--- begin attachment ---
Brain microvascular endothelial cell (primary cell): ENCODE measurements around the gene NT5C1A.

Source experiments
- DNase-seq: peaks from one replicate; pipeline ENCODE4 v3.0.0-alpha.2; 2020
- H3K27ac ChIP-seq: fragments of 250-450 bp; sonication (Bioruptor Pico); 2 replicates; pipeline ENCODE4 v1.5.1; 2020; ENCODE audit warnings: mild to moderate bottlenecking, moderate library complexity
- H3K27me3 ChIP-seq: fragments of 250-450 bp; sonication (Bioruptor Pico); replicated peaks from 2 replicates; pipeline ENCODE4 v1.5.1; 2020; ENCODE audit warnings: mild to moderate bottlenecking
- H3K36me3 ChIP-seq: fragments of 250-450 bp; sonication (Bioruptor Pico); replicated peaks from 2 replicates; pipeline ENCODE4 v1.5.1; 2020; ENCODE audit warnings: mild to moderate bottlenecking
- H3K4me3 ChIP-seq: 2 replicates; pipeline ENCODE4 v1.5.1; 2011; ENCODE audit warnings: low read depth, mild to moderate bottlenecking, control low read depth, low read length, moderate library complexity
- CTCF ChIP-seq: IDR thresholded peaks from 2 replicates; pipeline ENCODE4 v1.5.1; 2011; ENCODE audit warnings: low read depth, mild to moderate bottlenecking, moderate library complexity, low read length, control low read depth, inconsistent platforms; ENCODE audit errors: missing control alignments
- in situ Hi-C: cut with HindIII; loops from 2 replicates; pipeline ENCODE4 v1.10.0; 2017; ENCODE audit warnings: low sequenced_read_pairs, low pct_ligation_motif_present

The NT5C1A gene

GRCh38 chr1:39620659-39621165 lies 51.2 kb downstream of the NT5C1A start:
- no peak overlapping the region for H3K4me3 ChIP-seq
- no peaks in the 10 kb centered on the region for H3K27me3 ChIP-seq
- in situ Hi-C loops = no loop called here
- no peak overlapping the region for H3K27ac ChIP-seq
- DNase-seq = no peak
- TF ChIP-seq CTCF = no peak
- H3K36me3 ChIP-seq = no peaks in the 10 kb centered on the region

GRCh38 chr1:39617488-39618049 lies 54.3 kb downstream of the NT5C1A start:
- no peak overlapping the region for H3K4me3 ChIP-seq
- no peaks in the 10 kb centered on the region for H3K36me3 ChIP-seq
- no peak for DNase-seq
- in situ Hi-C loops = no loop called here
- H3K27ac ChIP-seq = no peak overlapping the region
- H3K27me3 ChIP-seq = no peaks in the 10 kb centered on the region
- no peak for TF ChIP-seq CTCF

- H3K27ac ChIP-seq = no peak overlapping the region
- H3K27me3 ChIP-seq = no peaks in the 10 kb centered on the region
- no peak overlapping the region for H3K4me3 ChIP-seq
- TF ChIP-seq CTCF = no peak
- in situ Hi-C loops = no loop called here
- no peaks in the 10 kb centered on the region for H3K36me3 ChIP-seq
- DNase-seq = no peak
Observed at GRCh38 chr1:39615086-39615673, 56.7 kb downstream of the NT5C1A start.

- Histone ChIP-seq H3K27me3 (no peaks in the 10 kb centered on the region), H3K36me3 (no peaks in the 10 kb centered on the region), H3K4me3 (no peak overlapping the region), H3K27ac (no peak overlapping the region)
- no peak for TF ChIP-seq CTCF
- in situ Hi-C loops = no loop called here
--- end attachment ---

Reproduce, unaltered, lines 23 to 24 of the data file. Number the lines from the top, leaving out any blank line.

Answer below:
- in situ Hi-C loops = no loop called here
- H3K27ac ChIP-seq = no peak overlapping the region